The practice of Secure Software Supply Chain (S3C) can get complex at times. Fortunately though, a large portion of the key things we can do to secure our software delivery pipelines are actually pretty easy. This post covers three concepts you can implement today:
If you are doing any vulnerability detection in your software release pipeline today, you are already familiar with the volumes of data these scanners can generate. That dataset gets significantly larger when you add things like license scanning and Software Bill of Materials (SBOM) generation.
Twitter does provide notifications for when new users start following you. It does now however provide any notifications when users stop following you. Now, there is an ample of web sites out there who do provide that service, in most cases though, they cost money, and ask you for a complete access to your Twitter account.
The recently introduced by GitHub support for OpenID Connect (OIDC) tokens in GitHub Actions allows workflows to mint new tokens and then exchange those tokens for short-lived OAuth 2.0 or JWT tokens. These tokens can be used to access and manage Cloud resources.
I learn best by doing. And recently, most of the projects I’ve been building are either REST or gRPC-base services deployed as container images into Cloud Run on GCP. That means that I increasingly find myself recreating a lot of the same infra and app deployment flows.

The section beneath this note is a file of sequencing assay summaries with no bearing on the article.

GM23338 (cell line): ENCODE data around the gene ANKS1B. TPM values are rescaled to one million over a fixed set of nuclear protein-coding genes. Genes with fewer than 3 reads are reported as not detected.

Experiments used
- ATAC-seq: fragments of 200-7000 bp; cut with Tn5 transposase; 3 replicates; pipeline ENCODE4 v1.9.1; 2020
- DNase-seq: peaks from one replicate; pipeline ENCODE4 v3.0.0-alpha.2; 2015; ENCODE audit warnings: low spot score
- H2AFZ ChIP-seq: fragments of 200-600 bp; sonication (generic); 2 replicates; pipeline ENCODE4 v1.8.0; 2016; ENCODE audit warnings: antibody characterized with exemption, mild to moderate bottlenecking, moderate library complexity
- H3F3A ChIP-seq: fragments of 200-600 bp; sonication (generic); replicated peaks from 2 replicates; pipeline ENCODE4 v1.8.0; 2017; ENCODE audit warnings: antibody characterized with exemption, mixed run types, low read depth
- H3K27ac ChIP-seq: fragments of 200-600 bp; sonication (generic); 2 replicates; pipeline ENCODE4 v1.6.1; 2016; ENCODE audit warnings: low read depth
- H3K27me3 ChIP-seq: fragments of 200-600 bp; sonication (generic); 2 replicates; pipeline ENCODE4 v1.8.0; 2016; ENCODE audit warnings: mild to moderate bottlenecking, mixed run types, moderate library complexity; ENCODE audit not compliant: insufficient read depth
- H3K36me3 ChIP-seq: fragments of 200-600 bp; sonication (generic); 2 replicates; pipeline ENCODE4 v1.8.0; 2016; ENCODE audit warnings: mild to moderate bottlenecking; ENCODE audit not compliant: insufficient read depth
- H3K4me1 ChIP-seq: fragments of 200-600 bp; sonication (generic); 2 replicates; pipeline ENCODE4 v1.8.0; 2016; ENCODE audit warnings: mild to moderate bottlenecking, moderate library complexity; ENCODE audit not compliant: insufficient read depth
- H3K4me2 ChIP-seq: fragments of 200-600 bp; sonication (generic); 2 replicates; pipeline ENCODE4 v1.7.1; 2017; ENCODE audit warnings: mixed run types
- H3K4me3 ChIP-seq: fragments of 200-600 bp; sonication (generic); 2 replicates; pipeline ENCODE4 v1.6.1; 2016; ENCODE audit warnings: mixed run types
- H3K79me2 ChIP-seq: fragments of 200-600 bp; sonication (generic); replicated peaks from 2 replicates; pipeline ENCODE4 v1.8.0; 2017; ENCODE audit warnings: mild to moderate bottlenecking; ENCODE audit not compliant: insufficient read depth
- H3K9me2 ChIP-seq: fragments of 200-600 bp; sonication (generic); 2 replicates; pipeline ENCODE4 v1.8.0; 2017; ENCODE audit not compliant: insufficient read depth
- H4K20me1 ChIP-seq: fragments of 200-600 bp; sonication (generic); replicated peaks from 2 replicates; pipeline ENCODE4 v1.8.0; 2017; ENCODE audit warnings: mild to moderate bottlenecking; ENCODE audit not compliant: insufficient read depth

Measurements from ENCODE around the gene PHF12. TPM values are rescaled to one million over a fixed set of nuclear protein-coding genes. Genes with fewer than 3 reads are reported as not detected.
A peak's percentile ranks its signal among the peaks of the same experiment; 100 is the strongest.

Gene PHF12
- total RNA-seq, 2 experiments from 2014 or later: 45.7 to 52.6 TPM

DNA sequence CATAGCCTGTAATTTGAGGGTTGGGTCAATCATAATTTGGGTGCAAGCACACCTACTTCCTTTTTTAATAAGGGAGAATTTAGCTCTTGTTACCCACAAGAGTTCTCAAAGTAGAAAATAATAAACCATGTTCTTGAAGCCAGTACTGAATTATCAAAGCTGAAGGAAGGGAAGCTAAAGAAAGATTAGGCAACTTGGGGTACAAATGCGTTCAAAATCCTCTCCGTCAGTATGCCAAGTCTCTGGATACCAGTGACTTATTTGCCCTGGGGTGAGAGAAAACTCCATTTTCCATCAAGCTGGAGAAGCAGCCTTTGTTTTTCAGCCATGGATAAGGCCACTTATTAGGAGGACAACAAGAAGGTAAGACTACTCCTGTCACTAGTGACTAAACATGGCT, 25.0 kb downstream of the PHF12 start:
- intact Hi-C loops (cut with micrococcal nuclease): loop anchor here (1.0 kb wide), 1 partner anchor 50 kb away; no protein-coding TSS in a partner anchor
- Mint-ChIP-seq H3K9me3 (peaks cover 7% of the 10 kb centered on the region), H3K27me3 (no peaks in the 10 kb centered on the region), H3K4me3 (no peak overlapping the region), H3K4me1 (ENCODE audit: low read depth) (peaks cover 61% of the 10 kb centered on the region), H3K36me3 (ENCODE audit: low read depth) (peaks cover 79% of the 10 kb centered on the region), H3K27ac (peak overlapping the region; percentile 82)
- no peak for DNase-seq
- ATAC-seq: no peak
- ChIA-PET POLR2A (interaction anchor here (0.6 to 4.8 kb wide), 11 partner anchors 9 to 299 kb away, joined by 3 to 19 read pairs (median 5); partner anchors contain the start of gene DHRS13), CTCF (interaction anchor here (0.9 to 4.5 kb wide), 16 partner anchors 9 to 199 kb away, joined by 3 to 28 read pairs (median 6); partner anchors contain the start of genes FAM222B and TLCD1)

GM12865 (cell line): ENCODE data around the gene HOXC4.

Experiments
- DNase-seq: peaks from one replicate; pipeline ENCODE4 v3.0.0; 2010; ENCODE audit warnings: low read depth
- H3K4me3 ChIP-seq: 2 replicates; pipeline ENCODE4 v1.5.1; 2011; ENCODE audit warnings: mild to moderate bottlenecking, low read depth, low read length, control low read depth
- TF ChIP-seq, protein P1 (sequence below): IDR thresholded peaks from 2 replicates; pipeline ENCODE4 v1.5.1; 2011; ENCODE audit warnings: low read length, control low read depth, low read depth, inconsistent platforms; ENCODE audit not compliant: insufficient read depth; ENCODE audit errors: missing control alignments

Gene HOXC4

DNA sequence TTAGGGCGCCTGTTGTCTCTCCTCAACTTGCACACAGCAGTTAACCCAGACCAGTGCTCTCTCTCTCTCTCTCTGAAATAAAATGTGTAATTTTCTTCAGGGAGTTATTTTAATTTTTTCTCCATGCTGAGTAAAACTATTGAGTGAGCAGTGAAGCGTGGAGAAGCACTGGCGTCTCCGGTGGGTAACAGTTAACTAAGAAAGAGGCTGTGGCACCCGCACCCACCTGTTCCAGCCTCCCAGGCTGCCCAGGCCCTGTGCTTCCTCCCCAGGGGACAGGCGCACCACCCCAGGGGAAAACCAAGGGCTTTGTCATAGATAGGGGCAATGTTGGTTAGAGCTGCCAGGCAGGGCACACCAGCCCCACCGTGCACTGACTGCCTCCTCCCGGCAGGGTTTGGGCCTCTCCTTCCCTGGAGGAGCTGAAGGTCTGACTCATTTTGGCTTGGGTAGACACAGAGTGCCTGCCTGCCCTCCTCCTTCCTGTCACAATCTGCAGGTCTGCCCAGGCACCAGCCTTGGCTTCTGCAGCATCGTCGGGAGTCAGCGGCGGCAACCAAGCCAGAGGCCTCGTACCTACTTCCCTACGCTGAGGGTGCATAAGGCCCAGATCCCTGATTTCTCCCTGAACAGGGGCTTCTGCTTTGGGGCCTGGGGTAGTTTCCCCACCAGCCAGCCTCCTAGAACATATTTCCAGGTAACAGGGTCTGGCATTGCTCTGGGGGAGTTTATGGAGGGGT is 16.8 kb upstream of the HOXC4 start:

Why not Medium My main reason for migrating off Medium was the paywall Medium introduced while back. I actually understand why they did it. The unlimited access price: $5/month ($50/year) is too high, but still, I get it. For me though, the objective was to allow readers to easily discover and read my posts.
Increasing large amount of technical news I read come from the posts shared on Hacker News or on Twitter. While both of these services have search options, neither of these seem to be advanced enough to narrow my searches at the desired level or to setup automatic delivery.
All complexity needs to be abstracted, right? This reductionist statements misses nuance around the inherent cost/benefit tradeoffs, especially when you consider these over time. Don’t get me wrong, there often are good reasons for additional layers to make things simpler (grow adoption, lowering toil, removing friction, etc.
I recently joined the Office of CTO in Azure at Microsoft and wanted to ramp up on one of the open source projects the team has built there called Dapr. Dapr describes itself as: A portable, event-driven runtime that makes it easy for developers to build resilient, microservice stateless and stateful applications that run on the cloud and edge and embraces the diversity of languages and developer frameworks.
We are entering a period where custom, highly-optimized, vertical solutions are becoming viable option again. This is a good news for ISVs with proven domain expertise and skilled development resources. Why do I think so? We now have: Plethora of feature-rich developer frameworks, message queues, scalable data stores, and even lower-level components in the OSS community with great documentation and a large number of use-case validation Growing number of custom solution companies (more than just ISVs) with existing deep vertical/domain expertise who are also increasingly now investing in hiring and training strong development teams Virtually every Cloud provider offering either a raw Kubernetes service or managed container execution platform which (regardless how you feel about these technologies) creates ubiquitous surface area that can be addressed with a single solution Yes, there still are many ways in which these custom development efforts can fail.